Under normal circumstances, an unorthodox voice on the board would be unlikely to have a big impact on the speed or direction of decision-making, said David Wilcox, who served as the top economist at the Fed board from 2011 to 2018. During a crisis, that could be different.
"This is no spot for on-the-job training," Mr. Wilcox said. "The heat of a crisis is no time to rehash ideas that were abandoned half a century ago and are studied today only in the context of learning lessons about what not to do."

The nominations could take on extra significance if Mr. Trump wins reelection this year because he could tap a sitting governor to succeed Fed Chairman Jerome Powell when his four-year term expires in early 2022. Mr. Powell and his two predecessors had served on the Fed's board before becoming its chair.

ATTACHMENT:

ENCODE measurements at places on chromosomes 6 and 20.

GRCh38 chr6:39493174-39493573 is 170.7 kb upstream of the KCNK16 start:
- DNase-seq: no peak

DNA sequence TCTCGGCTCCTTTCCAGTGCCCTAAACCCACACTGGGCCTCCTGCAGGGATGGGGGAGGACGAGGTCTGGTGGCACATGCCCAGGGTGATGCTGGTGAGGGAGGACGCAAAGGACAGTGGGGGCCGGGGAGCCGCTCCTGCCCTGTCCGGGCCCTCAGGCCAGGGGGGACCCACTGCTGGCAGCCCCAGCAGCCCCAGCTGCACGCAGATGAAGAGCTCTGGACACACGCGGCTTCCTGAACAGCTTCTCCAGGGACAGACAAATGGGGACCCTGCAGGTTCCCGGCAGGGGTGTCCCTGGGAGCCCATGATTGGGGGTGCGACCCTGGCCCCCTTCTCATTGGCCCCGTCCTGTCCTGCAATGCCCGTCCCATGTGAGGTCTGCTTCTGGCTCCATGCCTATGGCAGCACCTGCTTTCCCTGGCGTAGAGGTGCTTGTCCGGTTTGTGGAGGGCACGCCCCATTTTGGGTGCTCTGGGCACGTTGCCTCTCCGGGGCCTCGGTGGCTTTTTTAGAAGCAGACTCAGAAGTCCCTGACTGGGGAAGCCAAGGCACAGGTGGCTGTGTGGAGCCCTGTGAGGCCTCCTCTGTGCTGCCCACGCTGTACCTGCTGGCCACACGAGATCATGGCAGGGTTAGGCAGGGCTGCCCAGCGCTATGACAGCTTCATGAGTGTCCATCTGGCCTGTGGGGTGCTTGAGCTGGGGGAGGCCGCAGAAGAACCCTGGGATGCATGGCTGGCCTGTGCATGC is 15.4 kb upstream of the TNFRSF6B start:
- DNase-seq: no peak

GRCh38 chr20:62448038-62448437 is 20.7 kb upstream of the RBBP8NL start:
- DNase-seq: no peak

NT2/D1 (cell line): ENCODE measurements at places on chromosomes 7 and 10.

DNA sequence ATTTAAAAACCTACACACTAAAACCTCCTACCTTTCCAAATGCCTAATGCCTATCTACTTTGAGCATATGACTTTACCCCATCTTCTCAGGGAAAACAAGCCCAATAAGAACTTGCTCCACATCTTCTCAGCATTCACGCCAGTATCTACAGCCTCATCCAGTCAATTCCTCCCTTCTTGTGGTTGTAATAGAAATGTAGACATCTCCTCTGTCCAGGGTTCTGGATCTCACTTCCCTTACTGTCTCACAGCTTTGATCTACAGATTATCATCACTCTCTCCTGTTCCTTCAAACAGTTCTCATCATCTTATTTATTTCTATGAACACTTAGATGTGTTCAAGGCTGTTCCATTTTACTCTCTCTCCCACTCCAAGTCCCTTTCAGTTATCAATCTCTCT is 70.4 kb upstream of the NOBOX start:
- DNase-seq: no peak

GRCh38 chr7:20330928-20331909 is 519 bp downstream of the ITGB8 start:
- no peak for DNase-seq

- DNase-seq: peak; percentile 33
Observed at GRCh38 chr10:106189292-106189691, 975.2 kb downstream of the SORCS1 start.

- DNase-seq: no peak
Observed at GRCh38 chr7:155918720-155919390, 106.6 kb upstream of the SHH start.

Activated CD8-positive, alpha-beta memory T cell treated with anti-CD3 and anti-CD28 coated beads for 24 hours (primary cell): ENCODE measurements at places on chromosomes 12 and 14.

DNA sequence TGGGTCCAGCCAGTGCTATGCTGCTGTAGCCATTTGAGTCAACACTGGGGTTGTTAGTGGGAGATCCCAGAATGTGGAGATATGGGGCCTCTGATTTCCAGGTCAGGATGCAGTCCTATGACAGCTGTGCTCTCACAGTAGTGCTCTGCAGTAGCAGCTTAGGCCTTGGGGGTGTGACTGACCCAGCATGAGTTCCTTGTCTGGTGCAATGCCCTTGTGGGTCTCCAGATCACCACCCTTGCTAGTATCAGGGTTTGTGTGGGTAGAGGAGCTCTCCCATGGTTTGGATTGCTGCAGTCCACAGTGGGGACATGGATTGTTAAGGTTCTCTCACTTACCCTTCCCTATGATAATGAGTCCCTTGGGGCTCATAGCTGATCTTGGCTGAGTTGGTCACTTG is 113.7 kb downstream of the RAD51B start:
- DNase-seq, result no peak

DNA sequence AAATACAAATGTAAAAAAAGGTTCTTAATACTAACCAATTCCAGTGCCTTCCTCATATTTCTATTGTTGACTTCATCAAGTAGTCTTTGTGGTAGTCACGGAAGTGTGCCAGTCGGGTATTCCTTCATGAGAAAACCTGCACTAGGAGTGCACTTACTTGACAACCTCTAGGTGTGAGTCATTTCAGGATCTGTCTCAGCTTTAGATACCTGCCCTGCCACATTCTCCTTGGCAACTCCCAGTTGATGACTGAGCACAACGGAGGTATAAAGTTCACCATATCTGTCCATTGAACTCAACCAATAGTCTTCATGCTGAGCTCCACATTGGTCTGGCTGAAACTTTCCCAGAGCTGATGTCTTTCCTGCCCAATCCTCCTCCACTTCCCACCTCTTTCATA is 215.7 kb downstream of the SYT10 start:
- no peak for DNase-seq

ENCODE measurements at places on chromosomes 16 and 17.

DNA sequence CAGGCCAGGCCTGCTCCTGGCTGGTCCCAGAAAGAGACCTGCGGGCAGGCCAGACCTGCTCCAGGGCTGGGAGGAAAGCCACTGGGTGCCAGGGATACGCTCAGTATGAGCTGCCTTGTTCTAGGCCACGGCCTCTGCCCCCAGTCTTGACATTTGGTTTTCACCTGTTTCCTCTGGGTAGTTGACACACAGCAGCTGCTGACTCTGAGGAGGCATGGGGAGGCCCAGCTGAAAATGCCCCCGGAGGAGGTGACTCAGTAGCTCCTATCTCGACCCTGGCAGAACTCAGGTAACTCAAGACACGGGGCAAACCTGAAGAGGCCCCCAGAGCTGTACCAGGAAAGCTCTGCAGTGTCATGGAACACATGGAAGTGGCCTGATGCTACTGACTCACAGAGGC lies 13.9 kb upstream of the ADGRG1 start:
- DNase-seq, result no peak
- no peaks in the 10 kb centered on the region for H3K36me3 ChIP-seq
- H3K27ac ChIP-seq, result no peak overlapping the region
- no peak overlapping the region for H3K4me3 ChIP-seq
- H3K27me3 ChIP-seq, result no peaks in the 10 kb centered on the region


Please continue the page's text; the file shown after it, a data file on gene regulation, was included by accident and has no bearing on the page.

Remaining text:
Ms. Shelton's influence could also grow if any of the current Fed governors depart during her tenure. Emergency lending programs of the sort implemented during the pandemic require the votes of at least five governors, potentially giving any one of them veto power if the board is staffed by five or fewer members.

Before the coronavirus pandemic and related recession forced the central bank to slash interest rates to near zero and unleash a wave of measures to support the economy, Mr. Trump had regularly lambasted Mr. Powell for keeping borrowing costs, in his view, too high.
Ms. Shelton supported Mr. Trump's calls for lower rates, after earlier criticizing the Fed for keeping rates too low during the tenure of President Obama.

Democrats were concerned that Ms. Shelton's shifting views on interest rates were a sign that she wouldn't decide policy independently of political considerations if she were to join the board.
Following her confirmation hearing at the banking committee in February, three Republican senators -- Pat Toomey of Pennsylvania, Richard Shelby of Alabama and John Kennedy of Louisiana -- had expressed doubts about Ms. Shelton's aptitude for the Fed board.